These aspects of the case have long been known, and the CBS documents not only fully confirm them, they also fill in some rich detail, particularly the way they make clear the turmoil that followed Lt. Bush's callow and irresponsible behavior and the difficult position in which he had placed Killian. However, the press has been missing in action on this story all along; and while one wonders why it took so long for CBS to dig into this case in the first place, they certainly deserve real credit for tackling it thoroughly.

Weighing all the evidence, I'll even venture to make a prediction:
The questioned documents will be thoroughly authenticated by independent analysts examining the actual copies used by CBS, and the news network will be vindicated.

And when that happens, I'll even make two more:
Not one of CBS' accusers or critics, especially those accusing it of falling for a "hoax" and conspiring with the Kerry campaign, will apologize to CBS, Dan Rather or any of the many other people they've smeared in this outburst.

The vast majority of right-wing True Believers will continue to claim, regardless of the evidence, that the documents are fraudulent.

Unsurprisingly, these same ideologues are already testing out their fresh memes for that eventuality, including Mark Steyn in the column above, who says this:
The tragedy for Rather, Oliphant, Krugman and Co. is that even if the memos were authentic nobody would care.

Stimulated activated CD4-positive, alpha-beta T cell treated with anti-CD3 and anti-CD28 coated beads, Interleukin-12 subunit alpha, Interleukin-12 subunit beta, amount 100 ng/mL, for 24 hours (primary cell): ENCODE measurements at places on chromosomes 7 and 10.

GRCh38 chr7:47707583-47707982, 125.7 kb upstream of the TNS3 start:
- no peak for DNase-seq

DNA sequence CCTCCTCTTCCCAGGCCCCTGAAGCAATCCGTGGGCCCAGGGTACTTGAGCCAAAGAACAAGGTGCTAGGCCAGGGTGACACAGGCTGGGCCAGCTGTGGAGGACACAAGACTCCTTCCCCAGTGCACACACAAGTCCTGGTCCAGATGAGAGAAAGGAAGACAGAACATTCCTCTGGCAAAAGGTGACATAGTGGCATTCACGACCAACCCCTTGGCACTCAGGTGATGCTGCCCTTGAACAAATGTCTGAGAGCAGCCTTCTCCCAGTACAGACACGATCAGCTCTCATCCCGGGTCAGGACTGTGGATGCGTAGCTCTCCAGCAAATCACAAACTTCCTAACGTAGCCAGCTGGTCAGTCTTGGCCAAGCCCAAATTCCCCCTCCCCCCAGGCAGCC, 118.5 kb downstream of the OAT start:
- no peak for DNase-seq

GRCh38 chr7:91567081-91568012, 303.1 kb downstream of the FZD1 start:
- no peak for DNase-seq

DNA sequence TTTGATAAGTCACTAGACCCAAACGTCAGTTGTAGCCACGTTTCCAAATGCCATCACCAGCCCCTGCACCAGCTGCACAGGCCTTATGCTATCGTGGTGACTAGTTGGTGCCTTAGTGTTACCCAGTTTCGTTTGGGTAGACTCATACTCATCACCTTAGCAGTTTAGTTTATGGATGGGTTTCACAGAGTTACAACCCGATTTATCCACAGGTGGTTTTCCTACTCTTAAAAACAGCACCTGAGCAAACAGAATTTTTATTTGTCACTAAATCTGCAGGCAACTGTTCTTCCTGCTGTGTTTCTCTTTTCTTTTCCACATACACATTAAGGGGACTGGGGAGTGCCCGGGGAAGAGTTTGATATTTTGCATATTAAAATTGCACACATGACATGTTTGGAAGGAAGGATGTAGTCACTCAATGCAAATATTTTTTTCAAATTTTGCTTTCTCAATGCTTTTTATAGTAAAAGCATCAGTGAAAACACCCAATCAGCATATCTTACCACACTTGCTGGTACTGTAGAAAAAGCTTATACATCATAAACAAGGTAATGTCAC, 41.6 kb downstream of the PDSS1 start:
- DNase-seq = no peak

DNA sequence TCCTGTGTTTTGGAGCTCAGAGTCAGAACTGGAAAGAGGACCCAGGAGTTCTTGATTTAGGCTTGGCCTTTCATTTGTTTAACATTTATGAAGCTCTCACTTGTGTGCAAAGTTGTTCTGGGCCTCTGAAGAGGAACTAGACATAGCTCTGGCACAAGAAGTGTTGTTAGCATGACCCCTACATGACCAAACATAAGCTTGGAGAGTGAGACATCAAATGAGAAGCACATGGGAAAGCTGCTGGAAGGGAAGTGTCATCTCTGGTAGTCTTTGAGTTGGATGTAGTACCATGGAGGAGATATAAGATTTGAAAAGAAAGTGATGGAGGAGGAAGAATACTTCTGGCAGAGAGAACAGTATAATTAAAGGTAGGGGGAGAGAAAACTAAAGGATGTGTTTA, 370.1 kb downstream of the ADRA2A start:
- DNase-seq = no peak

The main thrust of this meme is that Bush, unlike Kerry, isn't talking about what he did in Vietnam -- what matters is the "war on terror." Right. So why exactly were we hearing about Swift Boat Veterans for three consecutive weeks?

In any event, John-Paul at everythingsruined puts it best:
Perhaps "Bush doesn’t give much credence at all to his NG experience" because he can't. Again, there's the whole combat issue there. This is why the military doesn't make the barber at Fort Dix into a division commander, even though he may have been serving for 25 years. Kerry's military experience isn't just "I served in the military," it's "I've seen war up close, and I've shown leadership in extremely difficult situations." Bush's military experience is, "I flew some planes, until I found better things to do." Duh.

Tony Snow tried out a variation of the "who cares?" meme on his radio show Friday night, saying that it didn't matter, because what mattered was that we already know what kind of war president Bush is -- a "strong" one, of course.

Well, as I've explained previously, the whole question of Bush's Guard record is entirely relevant to the election: